Three To See, Rome: May 17
Clay can bring out clarity in Stosur and uncertainty in Azarenka, but Vika has dominated this match-up, winning 14 of the 15 sets they’ve played—all on hard courts—invoking her significant advantage on the backhand side. Azarenka has used her two-hander to pound away at Stosur’s sometimes erratic backhand. On hard court, Vika has driven her backhand down the line at times to exploit Stosur’s habit of running around the backhand to hit the forehand.
Clay should help Stosur's cause. It gives her more time to set up for her favored forehand, Azarenka is not as sure-footed on the dirt and 2010 French Open finalist Stosur can use her heavy topspin to open the court. Stosur has been prone to nerves, but she was very tough coming back from a break down in the first set and then shaking off an unsteady second set to defeat Petra Kvitova today.
The last time they met, Azarenka squeezed out a dramatic, 6-1, 4-6, 7-6 (5) victory to reach her first U.S. Open semifinal in a thriller. This surface should suit Sam, who will be primed to break through and beat Vika for the first time. But I’m riding with Azarenka.
The Pick: Azarenka in three sets
(2) Roger Federer vs. Jerzy Janowicz
Head-to-head: First meeting
Street artists atop Montemarte may soon be painting portraits of Janowicz, who peaked in Paris last year and has flattened a pair of Top 10-ranked Frenchman in succession this week. The day after the 6’8” Pole swept eighth-ranked Jo-Wilfried Tsonga, he rallied for a three-set win over ninth-ranked Richard Gasquet. Janowicz hit 19 aces and dropped serve twice in those two victories.
Janowicz is a confidence player who is in a pretty good groove on serve. When that happens, the rest of his game seems to flow. Look for him to hit his kick serve out wide to Federer’s one-handed backhand on the ad side. He will try to take the first strike, he loves the drop shot and is willing to play it from almost any position on the court and figures to be fired up for his first shot at Federer.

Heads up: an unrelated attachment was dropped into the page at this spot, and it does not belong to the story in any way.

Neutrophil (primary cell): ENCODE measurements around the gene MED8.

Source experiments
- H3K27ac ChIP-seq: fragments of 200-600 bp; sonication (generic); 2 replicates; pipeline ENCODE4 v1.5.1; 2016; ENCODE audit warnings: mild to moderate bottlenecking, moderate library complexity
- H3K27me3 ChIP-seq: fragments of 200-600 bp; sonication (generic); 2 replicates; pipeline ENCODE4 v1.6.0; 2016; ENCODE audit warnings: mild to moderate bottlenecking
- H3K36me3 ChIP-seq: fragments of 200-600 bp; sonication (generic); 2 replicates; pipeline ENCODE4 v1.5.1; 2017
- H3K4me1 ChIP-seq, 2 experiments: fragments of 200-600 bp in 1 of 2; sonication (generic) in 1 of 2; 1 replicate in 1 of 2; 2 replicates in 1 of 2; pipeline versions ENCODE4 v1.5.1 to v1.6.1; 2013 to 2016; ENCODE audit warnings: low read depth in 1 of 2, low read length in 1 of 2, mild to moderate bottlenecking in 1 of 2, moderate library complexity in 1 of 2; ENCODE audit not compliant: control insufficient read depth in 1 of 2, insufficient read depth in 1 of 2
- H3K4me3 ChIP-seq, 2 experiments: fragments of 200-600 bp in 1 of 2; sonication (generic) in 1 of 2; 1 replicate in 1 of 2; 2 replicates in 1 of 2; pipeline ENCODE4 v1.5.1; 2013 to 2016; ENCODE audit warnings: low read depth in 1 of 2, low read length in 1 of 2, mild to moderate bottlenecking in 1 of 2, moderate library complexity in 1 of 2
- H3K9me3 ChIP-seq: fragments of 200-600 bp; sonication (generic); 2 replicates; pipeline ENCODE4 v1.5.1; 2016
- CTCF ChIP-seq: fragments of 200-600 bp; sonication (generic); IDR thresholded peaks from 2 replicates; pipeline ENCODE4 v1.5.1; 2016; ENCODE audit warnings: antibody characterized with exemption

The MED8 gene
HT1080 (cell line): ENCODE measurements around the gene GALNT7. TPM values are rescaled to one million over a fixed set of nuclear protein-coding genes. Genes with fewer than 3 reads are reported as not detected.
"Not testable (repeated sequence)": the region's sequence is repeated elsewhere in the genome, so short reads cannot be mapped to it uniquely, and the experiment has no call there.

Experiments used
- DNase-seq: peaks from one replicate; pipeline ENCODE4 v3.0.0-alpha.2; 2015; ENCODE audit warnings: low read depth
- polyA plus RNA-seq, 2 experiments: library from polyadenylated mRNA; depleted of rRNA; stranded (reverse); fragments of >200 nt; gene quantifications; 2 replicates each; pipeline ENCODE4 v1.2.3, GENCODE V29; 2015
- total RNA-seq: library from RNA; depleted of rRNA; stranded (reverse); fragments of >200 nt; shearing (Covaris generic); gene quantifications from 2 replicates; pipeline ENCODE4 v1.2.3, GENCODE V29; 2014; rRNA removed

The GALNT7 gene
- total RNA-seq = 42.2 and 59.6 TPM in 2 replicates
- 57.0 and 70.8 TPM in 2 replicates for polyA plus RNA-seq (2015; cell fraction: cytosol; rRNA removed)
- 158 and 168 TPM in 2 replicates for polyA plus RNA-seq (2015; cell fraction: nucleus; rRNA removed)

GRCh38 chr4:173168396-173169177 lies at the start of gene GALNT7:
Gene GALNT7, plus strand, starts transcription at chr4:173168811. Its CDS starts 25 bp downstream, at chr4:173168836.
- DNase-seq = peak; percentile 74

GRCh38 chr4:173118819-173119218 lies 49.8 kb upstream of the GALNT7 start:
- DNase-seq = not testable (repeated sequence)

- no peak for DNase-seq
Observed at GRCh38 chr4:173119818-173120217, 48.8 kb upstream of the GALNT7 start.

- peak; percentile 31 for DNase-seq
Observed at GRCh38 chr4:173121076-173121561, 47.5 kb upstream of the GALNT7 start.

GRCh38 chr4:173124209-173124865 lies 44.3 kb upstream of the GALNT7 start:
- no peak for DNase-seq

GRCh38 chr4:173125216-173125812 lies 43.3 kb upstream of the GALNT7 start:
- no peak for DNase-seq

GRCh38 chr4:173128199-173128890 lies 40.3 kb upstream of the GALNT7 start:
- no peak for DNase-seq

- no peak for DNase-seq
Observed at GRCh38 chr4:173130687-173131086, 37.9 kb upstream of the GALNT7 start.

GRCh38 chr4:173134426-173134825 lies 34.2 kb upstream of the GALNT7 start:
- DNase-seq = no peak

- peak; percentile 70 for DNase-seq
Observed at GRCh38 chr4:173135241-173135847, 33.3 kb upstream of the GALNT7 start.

Federer showed the entire shot spectrum in schooling Gilles Simon today — he was commanding on serve, rapped his running forehand with authority, befuddled Simon with the drop shot so thoroughly he even hit a drop shot return winner — and if he brings that form to this match I cannot envision him faltering. Janowicz represents an entirely different challenge than the counter-punching Simon in that he can dictate on serve, but Federer looked sensational today.
The Pick: Federer in two sets
A rematch of the 2012 French Open final pits Sharapova’s baseline aggression against Errani’s counter-strike skills. The energetic Errani has already given Italian fans something to celebrate: By reaching the Rome quarterfinals she will rise to a career-high rank of No. 5 on Monday, joining Francesca Schiavone as the second Italian women to crack the Top 5. The 5’4” Italian is more than a spin doctor with strong legs and titanium-strength competitive spine: Errani is an accomplished doubles player whose reached the doubles semifinals and is not afraid to finish in the front court.
The longer the exchanges last, the more it favors Errani. She is quicker around the court and will want to try to use her spins and angles to stretch Sharapova and get the sometimes boisterous Rome crowd involved. In contrast, the reigning Rome and Roland Garros champion will want to make this a straight-forward match. Sharapova isn’t into the concept of the rally as a negotiation: She will want to impose her superior power and depth to blast Errani back behind the baseline.
Ultimately, I believe Sharapova is too strong commanding the center of the court and controlling rallies from the first strike. She has reached four consecutive finals, hit the ball beautifully on the run vs. Sloane Stephens today and I believe she moves on to the semifinals here.
The Pick: Sharapova in two sets